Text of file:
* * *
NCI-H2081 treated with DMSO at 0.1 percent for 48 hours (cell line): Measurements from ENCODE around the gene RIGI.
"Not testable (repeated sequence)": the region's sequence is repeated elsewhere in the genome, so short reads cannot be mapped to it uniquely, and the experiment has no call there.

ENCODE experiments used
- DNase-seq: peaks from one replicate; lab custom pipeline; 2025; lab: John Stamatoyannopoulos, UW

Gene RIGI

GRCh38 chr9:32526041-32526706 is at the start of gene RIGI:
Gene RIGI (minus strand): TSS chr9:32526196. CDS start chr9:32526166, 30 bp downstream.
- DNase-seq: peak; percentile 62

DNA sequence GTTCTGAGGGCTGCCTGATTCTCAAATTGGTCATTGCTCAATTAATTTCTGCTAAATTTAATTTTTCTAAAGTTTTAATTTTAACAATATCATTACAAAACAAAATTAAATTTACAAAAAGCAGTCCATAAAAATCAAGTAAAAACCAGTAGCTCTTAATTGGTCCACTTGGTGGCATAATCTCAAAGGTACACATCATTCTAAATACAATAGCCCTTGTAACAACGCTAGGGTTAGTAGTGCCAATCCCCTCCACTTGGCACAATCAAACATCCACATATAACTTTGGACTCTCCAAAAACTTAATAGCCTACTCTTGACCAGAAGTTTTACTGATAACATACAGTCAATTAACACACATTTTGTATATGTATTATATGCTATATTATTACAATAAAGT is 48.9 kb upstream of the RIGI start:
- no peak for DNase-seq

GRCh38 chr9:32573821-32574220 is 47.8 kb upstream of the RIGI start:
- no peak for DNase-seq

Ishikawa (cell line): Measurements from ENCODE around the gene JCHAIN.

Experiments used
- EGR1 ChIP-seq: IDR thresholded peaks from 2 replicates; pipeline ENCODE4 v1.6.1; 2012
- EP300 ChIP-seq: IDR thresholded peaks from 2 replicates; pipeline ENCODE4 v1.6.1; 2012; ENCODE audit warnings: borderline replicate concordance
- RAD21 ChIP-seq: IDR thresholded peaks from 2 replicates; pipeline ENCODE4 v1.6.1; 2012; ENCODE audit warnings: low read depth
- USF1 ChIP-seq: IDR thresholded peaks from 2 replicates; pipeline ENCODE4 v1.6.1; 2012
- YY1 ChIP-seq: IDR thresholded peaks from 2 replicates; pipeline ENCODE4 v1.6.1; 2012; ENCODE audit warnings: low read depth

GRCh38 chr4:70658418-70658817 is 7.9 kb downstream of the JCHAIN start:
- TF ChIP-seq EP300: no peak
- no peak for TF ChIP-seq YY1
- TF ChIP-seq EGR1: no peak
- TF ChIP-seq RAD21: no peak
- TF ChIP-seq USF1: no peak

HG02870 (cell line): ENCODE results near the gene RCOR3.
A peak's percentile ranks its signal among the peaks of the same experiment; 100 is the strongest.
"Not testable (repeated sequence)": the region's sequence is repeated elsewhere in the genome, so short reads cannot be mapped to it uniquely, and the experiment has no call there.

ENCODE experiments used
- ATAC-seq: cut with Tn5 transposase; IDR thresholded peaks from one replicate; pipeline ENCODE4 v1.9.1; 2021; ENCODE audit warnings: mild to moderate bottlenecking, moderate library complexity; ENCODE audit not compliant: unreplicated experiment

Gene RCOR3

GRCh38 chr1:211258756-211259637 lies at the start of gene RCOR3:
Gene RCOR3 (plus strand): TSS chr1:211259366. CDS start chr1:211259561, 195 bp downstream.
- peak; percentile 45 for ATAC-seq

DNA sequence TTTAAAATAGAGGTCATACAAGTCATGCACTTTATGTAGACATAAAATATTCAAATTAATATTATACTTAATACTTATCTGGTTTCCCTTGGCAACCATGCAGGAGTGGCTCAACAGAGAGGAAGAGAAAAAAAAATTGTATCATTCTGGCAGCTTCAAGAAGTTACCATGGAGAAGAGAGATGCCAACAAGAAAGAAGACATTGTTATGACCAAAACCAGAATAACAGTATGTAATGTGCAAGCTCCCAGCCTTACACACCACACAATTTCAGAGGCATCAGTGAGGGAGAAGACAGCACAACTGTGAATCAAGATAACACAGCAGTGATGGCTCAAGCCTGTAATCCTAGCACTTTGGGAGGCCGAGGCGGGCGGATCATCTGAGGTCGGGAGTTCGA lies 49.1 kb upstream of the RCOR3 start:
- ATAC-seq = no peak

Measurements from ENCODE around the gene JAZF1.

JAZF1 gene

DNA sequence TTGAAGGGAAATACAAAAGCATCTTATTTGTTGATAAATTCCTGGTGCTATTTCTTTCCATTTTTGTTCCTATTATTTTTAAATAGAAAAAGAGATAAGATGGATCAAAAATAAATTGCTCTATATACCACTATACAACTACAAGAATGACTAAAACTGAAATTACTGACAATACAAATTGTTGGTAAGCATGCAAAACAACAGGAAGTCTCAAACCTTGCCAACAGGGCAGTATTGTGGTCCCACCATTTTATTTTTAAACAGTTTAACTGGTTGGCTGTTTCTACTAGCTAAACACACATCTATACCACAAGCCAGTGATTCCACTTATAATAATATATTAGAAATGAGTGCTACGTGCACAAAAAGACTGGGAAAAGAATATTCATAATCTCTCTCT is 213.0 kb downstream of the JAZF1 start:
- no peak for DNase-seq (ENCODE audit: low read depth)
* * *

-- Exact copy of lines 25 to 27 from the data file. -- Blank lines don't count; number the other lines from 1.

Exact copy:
- TF ChIP-seq USF1: no peak

HG02870 (cell line): ENCODE results near the gene RCOR3.
A peak's percentile ranks its signal among the peaks of the same experiment; 100 is the strongest.